By Ygal Kaufman
Pretty Fly(weight) for an Old Guy
In a hybrid of sports, movie, and reality TV news, Mickey Rourke was back in the ring last week. The 62-year-old actor, who started his career off in the ‘60s as an amateur boxer before hitting it big on the silver screen, took a break from acting in the early ‘90s to become a professional fisticuffer. Most accounts of his fighting career hold that he was a pretty decent, if unmemorable, fighter and in no way embarrassed himself or the sport during his short pro career. Since his acting career has been resuscitated to nearly the levels of his ‘80s glory days, why not give boxing another go, too?
Oh, I know why—because he’s 62, and that premise is even less plausible in real life than it was when his good friend Sylvester Stallone tried it on the big screen in Rocky Balboa (2006) and then again in Grudge Match (2013).
Rourke KO’d a 29-year-old former Golden Gloves champ, Elliot Seymour, in the second round of their fight before a packed Moscow arena this past weekend. That’s right. Mickey Rourke knocked out a pro fighter less than half his age in the second round. And if you believe that, Vladimir Putin has some land in Ukraine to sell you.
As anyone who has watched the ridiculous footage could easily have told you without a moment’s deliberation, the fight was fixed. Word came out just a few days after that Seymour, who indeed was once a professional boxer, has mental problems and is homeless. He was paid to fall down, and Rourke’s win was merely a fictional exhibition to line everyone’s pockets. But I must stress again, this was patently obvious to anyone who watched the footage. Rourke’s punches were moving slowly enough that if Seymour had actually attempted to dodge any of them, it would have looked like the bullet-time sequence from The Matrix. Then after a few moments of Rourke hamming it up on the ropes, he delivers what appears to be some sort of friendly tickle to Seymour’s midsection, and then the kid just drops like the week two box office totals for Dumb & Dumber To.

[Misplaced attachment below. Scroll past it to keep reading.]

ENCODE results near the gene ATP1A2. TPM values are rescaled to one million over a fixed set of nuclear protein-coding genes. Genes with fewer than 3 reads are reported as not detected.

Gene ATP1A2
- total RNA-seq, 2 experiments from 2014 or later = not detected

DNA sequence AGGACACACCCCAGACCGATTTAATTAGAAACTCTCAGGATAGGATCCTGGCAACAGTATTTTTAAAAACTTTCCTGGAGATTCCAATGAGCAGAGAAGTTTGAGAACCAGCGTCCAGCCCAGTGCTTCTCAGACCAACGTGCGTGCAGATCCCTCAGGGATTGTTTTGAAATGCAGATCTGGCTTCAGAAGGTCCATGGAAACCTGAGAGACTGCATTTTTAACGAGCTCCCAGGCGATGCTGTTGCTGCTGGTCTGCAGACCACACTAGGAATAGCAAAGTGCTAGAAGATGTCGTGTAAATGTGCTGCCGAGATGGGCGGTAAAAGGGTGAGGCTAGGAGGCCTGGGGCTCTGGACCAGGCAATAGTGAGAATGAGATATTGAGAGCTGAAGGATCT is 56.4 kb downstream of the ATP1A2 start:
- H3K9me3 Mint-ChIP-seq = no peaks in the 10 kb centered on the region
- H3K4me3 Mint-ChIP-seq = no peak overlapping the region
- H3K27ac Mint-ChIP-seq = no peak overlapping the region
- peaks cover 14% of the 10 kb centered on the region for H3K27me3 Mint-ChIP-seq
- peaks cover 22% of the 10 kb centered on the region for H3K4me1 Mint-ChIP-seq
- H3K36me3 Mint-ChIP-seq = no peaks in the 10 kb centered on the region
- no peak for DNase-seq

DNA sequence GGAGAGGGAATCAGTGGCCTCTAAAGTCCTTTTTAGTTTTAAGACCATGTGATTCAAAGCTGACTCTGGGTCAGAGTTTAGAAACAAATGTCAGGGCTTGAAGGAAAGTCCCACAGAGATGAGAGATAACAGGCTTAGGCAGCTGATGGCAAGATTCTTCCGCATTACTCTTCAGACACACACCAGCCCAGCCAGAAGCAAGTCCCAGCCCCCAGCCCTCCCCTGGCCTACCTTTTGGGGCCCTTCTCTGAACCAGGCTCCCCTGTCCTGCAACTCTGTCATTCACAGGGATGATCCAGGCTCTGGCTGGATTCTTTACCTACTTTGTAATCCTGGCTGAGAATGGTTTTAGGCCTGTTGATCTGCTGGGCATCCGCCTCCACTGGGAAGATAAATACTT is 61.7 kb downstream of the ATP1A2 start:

There are so many storylines that dovetail nicely here, it’s hard to know where to start: Rourke, geriatric heroics, Stallone, Russia, mental illness, homelessness, concussive aftereffects on athletes, The Expendables 3’s DVD release…
The only thing more preposterous than the show-fight, which brings back memories of Soviet-era everything, was Rourke’s appearance as he sauntered to the ring, seemingly under only mild sedation. He looked like Eric Roberts’ and Lorenzo Lamas’ plastic surgeons teamed up to design an action figure for men in their 50s.
No word yet on whether or not Mid-Life Crisis Man will fight again.
That subhead may have been misleading. It’s hard to sell sarcasm in one word, so please imagine me rolling my eyes extra hard about the jean-creaming going on over the new Star Wars: Episode VII trailer that was released this past weekend. For those of you living under a rock (at the bottom of the ocean 40 years ago), there’s a new Star Wars movie coming out next year. The series notably started with Episode IV (supposedly as part of a grand canon, though again I refer you to my eye-rolling) 37 years ago. Since then it’s been spun off countless times in a million different media formats, but the core product has always been the feature films. Long after the initial trilogy ended in 1982, it was revived for a trilogy of prequels (Episodes 1-3) in the late ‘90s. Those movies were so forgettable and yawn-inducing, though incredibly profitable, that they figured they’d try it again. Now we have a trilogy of sequels on the way, in addition to some stand-alone projects, and people couldn’t be more excited.
Unless the person in question is me.
Don’t get me wrong, putting JJ Abrams in the driver’s seat of the most beloved film franchise of all time is a great idea. The anointed king of twist-driven TV (creator of Lost, Alias, and Felicity) has already shown his storytelling-to-millennials bona fides, and has breathed new life into the Mission Impossible and Star Trek film series’. And the glimpses we’re getting in the trailer, notably of the great Oscar Isaac behind the controls of an X-Wing, and John Boyega (standout young British actor from 2011’s Attack the Block) in a Stormtrooper uniform, are enough to inspire excitement in even this cynical hater.
It’s just the coming year of anticipation and measured roll-outs that I am dreading. Every week will feature a new little glimpse, and tiny controversy; “Oh, my God, they showed a Stormtrooper’s face! And he’s black! George Lucas is a racist. No, wait… Abrams is! Or maybe I am? Anticipation!”
This is going to be unbearable.